Over 650 signatures were submitted to Stanislaus Clerk-Recorder Lee Lundrigan on Thursday, Nov. 10 demanding the recall of Oakdale Irrigation District Division 4 board member Linda Santos.
Santos and fellow board member Gail Altieri have been embattled since taking office after the November 2015 election ousting longtime representatives Frank Clark and Al Bairos. In that time the two women, who campaigned on a platform of transparency in the district, have been criticized for providing confidential information to opponents in lawsuits and putting the special interests of friends and campaign contributors ahead of the constituents of the district.
In June, lawyers for the district attempted to exclude Santos and Altieri from certain closed door sessions seeking a temporary restraining order to keep them from strategy talks surrounding litigation. In October a Superior Court judge allowed the directors back into the sessions ruling “that sufficient grounds do not exist to impose the broad preliminary injunction sought by Plaintiff (OID) here.”
Lundrigan reported that 660 signatures were filed in the Stanislaus County Registrar of Voters office by the proponents.
To qualify for a recall, signatures from 25 percent of the district’s 1,683 registered voters are required for the process to move forward with a recall election. The election office calculated the number of valid signatures required at 421.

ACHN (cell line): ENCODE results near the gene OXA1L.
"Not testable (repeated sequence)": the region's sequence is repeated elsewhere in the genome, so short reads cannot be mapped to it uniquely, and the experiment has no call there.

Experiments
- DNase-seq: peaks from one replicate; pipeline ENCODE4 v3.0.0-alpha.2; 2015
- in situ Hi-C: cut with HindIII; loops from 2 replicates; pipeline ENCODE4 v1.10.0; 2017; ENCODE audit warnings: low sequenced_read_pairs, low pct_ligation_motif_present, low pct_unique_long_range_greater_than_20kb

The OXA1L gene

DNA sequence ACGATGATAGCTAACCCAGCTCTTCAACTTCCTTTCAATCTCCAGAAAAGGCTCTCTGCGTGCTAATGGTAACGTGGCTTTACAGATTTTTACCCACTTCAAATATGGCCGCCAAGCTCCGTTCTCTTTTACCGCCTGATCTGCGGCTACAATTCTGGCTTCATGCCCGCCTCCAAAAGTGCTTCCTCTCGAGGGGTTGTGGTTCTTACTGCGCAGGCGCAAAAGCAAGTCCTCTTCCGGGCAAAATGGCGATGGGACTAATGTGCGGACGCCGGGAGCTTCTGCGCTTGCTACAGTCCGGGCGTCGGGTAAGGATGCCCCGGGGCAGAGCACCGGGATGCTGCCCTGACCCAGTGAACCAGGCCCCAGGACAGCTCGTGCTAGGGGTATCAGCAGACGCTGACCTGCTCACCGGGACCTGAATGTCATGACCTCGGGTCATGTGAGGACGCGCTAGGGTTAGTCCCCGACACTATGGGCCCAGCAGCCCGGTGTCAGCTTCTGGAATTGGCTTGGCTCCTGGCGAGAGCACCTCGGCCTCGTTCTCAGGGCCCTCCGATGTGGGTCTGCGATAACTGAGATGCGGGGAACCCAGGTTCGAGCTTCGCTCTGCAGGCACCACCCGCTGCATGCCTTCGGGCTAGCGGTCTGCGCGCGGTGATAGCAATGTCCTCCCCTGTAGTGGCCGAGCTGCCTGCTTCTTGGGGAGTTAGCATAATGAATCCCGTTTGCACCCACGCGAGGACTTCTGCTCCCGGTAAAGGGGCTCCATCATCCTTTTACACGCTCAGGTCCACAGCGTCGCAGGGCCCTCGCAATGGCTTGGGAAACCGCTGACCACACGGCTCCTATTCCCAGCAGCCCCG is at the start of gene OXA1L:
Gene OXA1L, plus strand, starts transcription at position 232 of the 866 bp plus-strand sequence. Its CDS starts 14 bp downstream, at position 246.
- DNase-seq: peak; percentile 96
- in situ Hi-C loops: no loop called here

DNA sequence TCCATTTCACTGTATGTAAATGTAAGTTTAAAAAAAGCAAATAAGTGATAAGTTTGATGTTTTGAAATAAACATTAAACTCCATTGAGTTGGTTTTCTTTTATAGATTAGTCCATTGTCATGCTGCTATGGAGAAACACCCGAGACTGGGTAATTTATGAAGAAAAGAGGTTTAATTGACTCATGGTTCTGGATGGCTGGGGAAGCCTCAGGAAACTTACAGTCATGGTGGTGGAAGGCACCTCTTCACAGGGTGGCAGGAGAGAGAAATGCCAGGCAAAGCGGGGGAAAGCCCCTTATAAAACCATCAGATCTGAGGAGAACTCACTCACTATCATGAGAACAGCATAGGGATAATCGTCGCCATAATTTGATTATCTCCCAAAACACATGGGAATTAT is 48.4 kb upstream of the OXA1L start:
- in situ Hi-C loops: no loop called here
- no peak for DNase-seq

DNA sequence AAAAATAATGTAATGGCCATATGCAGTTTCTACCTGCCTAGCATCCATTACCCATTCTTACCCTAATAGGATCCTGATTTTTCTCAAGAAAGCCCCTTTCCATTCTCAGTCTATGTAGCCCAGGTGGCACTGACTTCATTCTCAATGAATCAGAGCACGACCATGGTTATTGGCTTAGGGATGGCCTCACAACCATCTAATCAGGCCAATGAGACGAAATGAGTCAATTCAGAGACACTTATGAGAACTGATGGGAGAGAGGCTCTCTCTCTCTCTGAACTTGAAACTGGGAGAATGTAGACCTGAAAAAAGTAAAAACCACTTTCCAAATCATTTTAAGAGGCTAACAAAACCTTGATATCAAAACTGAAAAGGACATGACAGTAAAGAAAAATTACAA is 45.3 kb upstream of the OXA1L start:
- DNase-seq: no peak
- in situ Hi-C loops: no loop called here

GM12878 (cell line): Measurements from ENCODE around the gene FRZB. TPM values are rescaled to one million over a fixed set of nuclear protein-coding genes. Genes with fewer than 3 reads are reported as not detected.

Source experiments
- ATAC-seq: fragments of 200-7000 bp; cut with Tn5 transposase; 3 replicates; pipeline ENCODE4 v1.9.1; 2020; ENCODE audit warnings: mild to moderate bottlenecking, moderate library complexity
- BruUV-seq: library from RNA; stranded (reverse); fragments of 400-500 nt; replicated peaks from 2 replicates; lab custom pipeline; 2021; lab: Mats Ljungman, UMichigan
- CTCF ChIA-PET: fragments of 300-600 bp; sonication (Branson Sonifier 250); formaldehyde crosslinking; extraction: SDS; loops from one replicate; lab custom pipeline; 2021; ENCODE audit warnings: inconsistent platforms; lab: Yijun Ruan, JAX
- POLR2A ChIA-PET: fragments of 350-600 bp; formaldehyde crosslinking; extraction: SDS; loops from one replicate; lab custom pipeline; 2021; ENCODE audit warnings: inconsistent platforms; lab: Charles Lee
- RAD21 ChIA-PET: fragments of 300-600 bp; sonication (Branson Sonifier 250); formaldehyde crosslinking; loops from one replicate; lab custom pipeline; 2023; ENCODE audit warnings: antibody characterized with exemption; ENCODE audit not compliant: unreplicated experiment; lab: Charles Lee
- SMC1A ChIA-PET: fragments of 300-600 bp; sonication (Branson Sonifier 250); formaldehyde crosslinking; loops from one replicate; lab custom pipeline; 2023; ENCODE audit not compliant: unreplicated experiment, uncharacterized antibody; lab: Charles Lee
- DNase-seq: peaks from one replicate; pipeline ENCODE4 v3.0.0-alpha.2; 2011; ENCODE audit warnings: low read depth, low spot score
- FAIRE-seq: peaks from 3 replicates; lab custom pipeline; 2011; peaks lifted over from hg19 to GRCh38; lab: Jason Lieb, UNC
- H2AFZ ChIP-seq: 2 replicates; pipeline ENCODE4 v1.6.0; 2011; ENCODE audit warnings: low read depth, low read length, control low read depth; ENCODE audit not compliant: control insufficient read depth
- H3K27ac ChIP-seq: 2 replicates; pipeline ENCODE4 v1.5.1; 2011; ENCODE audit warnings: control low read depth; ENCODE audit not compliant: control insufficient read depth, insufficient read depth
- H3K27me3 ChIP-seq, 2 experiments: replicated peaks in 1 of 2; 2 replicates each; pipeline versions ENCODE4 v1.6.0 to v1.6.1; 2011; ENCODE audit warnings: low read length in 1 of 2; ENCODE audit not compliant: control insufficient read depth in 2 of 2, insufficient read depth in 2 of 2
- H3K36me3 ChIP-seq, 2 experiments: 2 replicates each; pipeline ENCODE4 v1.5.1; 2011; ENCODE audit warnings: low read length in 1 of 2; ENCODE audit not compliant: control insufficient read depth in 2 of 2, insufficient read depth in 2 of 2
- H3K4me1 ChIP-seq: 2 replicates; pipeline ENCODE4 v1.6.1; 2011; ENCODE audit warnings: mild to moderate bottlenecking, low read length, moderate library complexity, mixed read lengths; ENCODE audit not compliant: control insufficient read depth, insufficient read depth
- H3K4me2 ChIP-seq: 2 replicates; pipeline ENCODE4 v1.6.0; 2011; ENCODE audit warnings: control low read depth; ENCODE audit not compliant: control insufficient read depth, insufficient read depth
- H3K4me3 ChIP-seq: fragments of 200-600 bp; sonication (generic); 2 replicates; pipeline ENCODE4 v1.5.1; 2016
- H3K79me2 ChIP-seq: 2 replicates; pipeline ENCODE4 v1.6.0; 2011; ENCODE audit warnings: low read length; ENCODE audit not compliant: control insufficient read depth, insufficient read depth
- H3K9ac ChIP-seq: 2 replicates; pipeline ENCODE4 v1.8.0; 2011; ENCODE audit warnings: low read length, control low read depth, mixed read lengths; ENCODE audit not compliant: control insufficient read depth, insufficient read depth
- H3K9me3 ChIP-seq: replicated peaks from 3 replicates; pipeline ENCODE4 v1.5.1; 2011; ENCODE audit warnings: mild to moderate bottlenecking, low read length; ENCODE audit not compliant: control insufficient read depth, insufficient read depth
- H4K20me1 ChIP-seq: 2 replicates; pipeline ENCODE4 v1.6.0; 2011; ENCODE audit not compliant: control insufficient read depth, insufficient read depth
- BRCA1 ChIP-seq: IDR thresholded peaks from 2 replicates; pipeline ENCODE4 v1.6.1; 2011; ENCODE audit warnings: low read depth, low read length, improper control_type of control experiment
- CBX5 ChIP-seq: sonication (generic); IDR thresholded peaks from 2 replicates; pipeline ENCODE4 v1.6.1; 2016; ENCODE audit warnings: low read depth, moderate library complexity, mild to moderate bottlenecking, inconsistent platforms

“I’m excited that we made our goal with more than enough signatures,” said Deanne Dalrymple who had first served Santos with the recall notice back in August. “I’m hopeful that the next few months when we go toward the recall, both sides will be civil. We’re all neighbors together.”
Dalrymple pointed out that even though Santos was elected with only 278 votes, her group was able to gather 660 signatures with some Santos voters deciding to sign the petition.
“The court decision aside, this recall is based on her current decisions and actions she’s making,” Dalrymple said. “Over and over we’re seeing decisions being made and we’re not agreeing with them.”
Santos and Altieri have frequently been on the dissenting end of 3-2 votes at meetings by a divided OID board for agenda items such as water sales and transfers.
“I ran and was elected on the promises of bringing transparency and honesty to OID,” Santos said when contacted. “As long as I am on the board I will keep those promises – regardless of whose feathers I might ruffle.”
In a Nov. 10 press release Lundrigan stated the office has 30 days from the date of filing of the petition, excluding Saturday, Sundays and Holidays, to determine whether the petition is signed by the required number of voters, certify the results of the examination and notify the proponents.
Due to the recent election, officials are inundated counting more than 60,000 provisional ballots remaining from the Nov. 8 presidential election. The petition signatures will be verified after the election count is complete.
If the petition qualifies, Lundrigan stated the most likely date an election can be called would be on an available election date of Tuesday, May 2, 2017.